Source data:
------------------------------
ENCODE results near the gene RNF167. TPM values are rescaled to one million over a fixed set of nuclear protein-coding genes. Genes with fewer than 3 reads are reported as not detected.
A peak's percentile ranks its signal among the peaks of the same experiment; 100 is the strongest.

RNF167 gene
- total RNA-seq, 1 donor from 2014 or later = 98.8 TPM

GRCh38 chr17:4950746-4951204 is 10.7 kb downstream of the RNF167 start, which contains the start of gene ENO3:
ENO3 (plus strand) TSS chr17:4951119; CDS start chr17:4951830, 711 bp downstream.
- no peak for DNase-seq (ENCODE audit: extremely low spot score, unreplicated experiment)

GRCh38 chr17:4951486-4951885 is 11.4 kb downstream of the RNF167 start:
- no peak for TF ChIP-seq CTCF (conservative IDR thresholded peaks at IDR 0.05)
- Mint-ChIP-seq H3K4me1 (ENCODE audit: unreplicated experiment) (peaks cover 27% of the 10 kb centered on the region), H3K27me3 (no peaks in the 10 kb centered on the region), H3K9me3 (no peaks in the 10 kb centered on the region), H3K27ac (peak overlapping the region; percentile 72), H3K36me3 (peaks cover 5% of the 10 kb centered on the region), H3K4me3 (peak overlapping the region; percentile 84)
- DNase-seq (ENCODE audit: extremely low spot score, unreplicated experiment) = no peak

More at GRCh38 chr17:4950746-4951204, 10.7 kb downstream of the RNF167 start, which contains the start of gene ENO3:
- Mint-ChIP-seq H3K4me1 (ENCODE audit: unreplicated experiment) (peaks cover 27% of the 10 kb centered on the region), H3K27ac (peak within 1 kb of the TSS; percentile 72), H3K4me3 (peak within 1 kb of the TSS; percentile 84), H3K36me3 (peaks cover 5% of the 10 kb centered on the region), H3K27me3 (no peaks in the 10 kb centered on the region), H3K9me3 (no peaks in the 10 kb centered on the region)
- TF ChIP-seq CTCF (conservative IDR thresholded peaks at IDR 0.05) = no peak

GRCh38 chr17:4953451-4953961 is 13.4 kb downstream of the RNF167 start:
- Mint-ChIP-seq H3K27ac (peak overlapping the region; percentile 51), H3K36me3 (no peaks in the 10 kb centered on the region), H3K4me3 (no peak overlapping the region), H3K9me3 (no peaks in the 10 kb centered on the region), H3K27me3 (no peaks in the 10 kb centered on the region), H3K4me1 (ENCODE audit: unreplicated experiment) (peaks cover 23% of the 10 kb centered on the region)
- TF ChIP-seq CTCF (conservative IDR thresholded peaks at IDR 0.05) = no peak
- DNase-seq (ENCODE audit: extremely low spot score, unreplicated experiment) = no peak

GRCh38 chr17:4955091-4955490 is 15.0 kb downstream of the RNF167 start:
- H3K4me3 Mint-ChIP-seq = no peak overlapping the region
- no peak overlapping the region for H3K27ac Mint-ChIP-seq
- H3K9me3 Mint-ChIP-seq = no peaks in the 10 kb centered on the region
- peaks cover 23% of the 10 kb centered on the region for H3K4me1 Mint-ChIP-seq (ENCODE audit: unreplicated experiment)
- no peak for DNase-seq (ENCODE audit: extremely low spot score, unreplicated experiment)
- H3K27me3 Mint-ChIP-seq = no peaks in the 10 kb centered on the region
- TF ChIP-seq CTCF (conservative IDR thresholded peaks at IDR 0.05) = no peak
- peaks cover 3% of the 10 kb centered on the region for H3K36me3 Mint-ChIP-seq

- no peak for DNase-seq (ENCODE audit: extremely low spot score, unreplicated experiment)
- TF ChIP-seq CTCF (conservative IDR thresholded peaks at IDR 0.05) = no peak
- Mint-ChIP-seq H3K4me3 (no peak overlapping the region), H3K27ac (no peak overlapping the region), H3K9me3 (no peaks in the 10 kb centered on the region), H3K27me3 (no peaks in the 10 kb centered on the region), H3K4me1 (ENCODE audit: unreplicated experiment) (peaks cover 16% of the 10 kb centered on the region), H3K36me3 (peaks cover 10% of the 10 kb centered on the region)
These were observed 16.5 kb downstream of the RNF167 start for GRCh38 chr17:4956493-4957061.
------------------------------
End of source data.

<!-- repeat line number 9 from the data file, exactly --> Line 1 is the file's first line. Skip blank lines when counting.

- no peak for TF ChIP-seq CTCF (conservative IDR thresholded peaks at IDR 0.05)